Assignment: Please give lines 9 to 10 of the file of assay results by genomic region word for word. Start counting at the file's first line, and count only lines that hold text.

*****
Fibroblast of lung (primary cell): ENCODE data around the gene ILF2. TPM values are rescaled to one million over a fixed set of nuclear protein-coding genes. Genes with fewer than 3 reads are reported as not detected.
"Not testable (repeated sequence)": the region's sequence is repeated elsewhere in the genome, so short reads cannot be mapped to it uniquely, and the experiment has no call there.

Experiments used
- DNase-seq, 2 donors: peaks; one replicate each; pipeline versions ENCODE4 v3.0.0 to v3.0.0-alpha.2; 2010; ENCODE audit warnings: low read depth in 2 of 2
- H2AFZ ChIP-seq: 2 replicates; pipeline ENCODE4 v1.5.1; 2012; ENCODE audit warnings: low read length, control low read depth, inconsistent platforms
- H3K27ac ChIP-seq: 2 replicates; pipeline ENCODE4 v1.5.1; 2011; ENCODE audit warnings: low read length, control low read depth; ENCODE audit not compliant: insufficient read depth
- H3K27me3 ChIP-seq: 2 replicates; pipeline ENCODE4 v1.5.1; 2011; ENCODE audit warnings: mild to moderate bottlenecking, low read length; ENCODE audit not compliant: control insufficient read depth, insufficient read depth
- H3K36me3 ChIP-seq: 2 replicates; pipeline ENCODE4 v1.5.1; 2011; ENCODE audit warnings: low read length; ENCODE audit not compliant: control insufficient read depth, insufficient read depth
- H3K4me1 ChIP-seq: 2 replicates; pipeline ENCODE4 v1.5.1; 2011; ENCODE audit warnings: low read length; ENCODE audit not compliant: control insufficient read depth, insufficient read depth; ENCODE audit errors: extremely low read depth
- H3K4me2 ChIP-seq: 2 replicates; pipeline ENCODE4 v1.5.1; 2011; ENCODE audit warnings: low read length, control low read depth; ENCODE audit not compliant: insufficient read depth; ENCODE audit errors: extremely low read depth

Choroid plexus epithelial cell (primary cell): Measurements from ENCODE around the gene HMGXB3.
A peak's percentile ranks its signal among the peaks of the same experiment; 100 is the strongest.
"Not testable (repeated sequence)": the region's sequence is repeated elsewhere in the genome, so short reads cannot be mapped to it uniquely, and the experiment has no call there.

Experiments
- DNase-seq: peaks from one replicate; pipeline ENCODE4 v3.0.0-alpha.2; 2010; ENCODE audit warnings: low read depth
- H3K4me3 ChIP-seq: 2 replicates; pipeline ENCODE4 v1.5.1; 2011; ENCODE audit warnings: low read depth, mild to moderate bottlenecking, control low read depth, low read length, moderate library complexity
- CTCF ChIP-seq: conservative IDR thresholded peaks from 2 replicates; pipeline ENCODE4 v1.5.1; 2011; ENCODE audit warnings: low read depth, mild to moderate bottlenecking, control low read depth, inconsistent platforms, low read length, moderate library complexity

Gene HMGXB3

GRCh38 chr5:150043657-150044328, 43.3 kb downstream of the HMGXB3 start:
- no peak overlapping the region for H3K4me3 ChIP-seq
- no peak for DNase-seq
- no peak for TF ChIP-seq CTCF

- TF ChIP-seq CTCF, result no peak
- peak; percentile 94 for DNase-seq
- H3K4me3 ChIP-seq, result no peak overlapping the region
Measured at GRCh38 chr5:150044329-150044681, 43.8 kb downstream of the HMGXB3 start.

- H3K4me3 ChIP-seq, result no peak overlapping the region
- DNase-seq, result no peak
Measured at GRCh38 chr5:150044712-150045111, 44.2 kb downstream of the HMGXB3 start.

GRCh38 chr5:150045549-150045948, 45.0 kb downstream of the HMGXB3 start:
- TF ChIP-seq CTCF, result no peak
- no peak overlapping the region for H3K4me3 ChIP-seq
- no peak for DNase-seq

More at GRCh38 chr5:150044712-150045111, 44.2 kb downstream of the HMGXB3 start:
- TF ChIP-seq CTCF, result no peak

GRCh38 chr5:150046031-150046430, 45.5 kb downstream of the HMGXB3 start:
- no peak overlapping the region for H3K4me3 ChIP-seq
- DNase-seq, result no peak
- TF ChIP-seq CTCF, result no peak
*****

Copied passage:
- H3K4me1 ChIP-seq: 2 replicates; pipeline ENCODE4 v1.5.1; 2011; ENCODE audit warnings: low read length; ENCODE audit not compliant: control insufficient read depth, insufficient read depth; ENCODE audit errors: extremely low read depth
- H3K4me2 ChIP-seq: 2 replicates; pipeline ENCODE4 v1.5.1; 2011; ENCODE audit warnings: low read length, control low read depth; ENCODE audit not compliant: insufficient read depth; ENCODE audit errors: extremely low read depth